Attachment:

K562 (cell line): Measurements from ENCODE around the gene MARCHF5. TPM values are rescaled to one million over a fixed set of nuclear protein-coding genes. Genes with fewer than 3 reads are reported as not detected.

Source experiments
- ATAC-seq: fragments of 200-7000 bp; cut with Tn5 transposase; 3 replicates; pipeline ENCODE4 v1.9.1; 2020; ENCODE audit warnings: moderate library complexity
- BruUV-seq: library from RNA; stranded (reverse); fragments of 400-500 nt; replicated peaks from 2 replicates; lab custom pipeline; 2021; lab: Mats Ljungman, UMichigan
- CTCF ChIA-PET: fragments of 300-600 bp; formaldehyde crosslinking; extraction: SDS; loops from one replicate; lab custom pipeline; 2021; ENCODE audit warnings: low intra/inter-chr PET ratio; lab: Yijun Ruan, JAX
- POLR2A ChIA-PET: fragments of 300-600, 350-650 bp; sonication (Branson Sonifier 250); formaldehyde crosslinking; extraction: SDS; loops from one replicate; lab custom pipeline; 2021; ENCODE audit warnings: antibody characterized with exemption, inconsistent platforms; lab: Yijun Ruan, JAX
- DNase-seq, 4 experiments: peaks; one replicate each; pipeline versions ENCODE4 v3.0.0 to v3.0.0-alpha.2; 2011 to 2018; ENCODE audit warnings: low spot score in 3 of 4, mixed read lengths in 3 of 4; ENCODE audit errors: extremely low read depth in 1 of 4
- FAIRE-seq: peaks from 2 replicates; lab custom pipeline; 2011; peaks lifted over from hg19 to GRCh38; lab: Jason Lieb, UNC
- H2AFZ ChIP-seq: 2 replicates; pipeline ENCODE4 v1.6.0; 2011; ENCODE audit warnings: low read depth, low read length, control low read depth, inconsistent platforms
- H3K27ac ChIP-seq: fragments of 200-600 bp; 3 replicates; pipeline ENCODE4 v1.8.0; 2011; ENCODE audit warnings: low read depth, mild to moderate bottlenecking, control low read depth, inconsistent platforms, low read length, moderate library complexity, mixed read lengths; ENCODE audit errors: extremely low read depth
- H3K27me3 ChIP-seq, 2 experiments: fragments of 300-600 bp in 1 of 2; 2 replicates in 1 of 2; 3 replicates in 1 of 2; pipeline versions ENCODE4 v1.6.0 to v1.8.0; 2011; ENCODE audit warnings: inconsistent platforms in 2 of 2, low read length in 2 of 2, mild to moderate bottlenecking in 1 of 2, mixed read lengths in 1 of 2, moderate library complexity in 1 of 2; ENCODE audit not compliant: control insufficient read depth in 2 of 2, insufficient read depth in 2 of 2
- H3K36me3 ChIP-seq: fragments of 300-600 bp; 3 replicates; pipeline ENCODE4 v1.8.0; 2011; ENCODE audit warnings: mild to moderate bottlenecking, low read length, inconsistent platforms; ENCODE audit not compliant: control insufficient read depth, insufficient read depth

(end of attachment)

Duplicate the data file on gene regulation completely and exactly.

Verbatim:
K562 (cell line): Measurements from ENCODE around the gene MARCHF5. TPM values are rescaled to one million over a fixed set of nuclear protein-coding genes. Genes with fewer than 3 reads are reported as not detected.

Source experiments
- ATAC-seq: fragments of 200-7000 bp; cut with Tn5 transposase; 3 replicates; pipeline ENCODE4 v1.9.1; 2020; ENCODE audit warnings: moderate library complexity
- BruUV-seq: library from RNA; stranded (reverse); fragments of 400-500 nt; replicated peaks from 2 replicates; lab custom pipeline; 2021; lab: Mats Ljungman, UMichigan
- CTCF ChIA-PET: fragments of 300-600 bp; formaldehyde crosslinking; extraction: SDS; loops from one replicate; lab custom pipeline; 2021; ENCODE audit warnings: low intra/inter-chr PET ratio; lab: Yijun Ruan, JAX
- POLR2A ChIA-PET: fragments of 300-600, 350-650 bp; sonication (Branson Sonifier 250); formaldehyde crosslinking; extraction: SDS; loops from one replicate; lab custom pipeline; 2021; ENCODE audit warnings: antibody characterized with exemption, inconsistent platforms; lab: Yijun Ruan, JAX
- DNase-seq, 4 experiments: peaks; one replicate each; pipeline versions ENCODE4 v3.0.0 to v3.0.0-alpha.2; 2011 to 2018; ENCODE audit warnings: low spot score in 3 of 4, mixed read lengths in 3 of 4; ENCODE audit errors: extremely low read depth in 1 of 4
- FAIRE-seq: peaks from 2 replicates; lab custom pipeline; 2011; peaks lifted over from hg19 to GRCh38; lab: Jason Lieb, UNC
- H2AFZ ChIP-seq: 2 replicates; pipeline ENCODE4 v1.6.0; 2011; ENCODE audit warnings: low read depth, low read length, control low read depth, inconsistent platforms
- H3K27ac ChIP-seq: fragments of 200-600 bp; 3 replicates; pipeline ENCODE4 v1.8.0; 2011; ENCODE audit warnings: low read depth, mild to moderate bottlenecking, control low read depth, inconsistent platforms, low read length, moderate library complexity, mixed read lengths; ENCODE audit errors: extremely low read depth
- H3K27me3 ChIP-seq, 2 experiments: fragments of 300-600 bp in 1 of 2; 2 replicates in 1 of 2; 3 replicates in 1 of 2; pipeline versions ENCODE4 v1.6.0 to v1.8.0; 2011; ENCODE audit warnings: inconsistent platforms in 2 of 2, low read length in 2 of 2, mild to moderate bottlenecking in 1 of 2, mixed read lengths in 1 of 2, moderate library complexity in 1 of 2; ENCODE audit not compliant: control insufficient read depth in 2 of 2, insufficient read depth in 2 of 2
- H3K36me3 ChIP-seq: fragments of 300-600 bp; 3 replicates; pipeline ENCODE4 v1.8.0; 2011; ENCODE audit warnings: mild to moderate bottlenecking, low read length, inconsistent platforms; ENCODE audit not compliant: control insufficient read depth, insufficient read depth